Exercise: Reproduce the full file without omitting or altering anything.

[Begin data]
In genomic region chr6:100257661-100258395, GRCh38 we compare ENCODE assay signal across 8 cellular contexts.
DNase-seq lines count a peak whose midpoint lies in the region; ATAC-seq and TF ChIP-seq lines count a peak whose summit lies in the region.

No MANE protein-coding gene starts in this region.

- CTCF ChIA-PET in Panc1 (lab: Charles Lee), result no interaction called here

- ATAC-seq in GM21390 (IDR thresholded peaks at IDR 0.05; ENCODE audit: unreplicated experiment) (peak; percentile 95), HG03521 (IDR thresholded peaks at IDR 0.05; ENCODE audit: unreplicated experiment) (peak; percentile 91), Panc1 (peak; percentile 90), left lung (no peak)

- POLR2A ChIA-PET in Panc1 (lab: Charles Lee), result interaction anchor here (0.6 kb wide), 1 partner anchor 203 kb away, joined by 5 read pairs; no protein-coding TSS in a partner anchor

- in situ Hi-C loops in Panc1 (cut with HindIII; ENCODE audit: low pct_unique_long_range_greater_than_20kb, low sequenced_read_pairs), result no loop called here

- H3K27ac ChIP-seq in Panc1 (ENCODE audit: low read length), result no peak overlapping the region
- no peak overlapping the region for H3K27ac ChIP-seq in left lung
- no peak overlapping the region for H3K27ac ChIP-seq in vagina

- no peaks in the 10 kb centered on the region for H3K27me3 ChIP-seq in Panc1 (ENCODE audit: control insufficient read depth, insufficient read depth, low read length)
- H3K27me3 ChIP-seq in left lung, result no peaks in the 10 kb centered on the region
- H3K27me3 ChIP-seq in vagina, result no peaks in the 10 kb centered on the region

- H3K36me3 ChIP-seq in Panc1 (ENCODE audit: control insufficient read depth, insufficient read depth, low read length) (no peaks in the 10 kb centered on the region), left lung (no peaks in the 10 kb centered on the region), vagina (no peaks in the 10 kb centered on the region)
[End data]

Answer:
In genomic region chr6:100257661-100258395, GRCh38 we compare ENCODE assay signal across 8 cellular contexts.
DNase-seq lines count a peak whose midpoint lies in the region; ATAC-seq and TF ChIP-seq lines count a peak whose summit lies in the region.

No MANE protein-coding gene starts in this region.

- CTCF ChIA-PET in Panc1 (lab: Charles Lee), result no interaction called here

- ATAC-seq in GM21390 (IDR thresholded peaks at IDR 0.05; ENCODE audit: unreplicated experiment) (peak; percentile 95), HG03521 (IDR thresholded peaks at IDR 0.05; ENCODE audit: unreplicated experiment) (peak; percentile 91), Panc1 (peak; percentile 90), left lung (no peak)

- POLR2A ChIA-PET in Panc1 (lab: Charles Lee), result interaction anchor here (0.6 kb wide), 1 partner anchor 203 kb away, joined by 5 read pairs; no protein-coding TSS in a partner anchor

- in situ Hi-C loops in Panc1 (cut with HindIII; ENCODE audit: low pct_unique_long_range_greater_than_20kb, low sequenced_read_pairs), result no loop called here

- H3K27ac ChIP-seq in Panc1 (ENCODE audit: low read length), result no peak overlapping the region
- no peak overlapping the region for H3K27ac ChIP-seq in left lung
- no peak overlapping the region for H3K27ac ChIP-seq in vagina

- no peaks in the 10 kb centered on the region for H3K27me3 ChIP-seq in Panc1 (ENCODE audit: control insufficient read depth, insufficient read depth, low read length)
- H3K27me3 ChIP-seq in left lung, result no peaks in the 10 kb centered on the region
- H3K27me3 ChIP-seq in vagina, result no peaks in the 10 kb centered on the region

- H3K36me3 ChIP-seq in Panc1 (ENCODE audit: control insufficient read depth, insufficient read depth, low read length) (no peaks in the 10 kb centered on the region), left lung (no peaks in the 10 kb centered on the region), vagina (no peaks in the 10 kb centered on the region)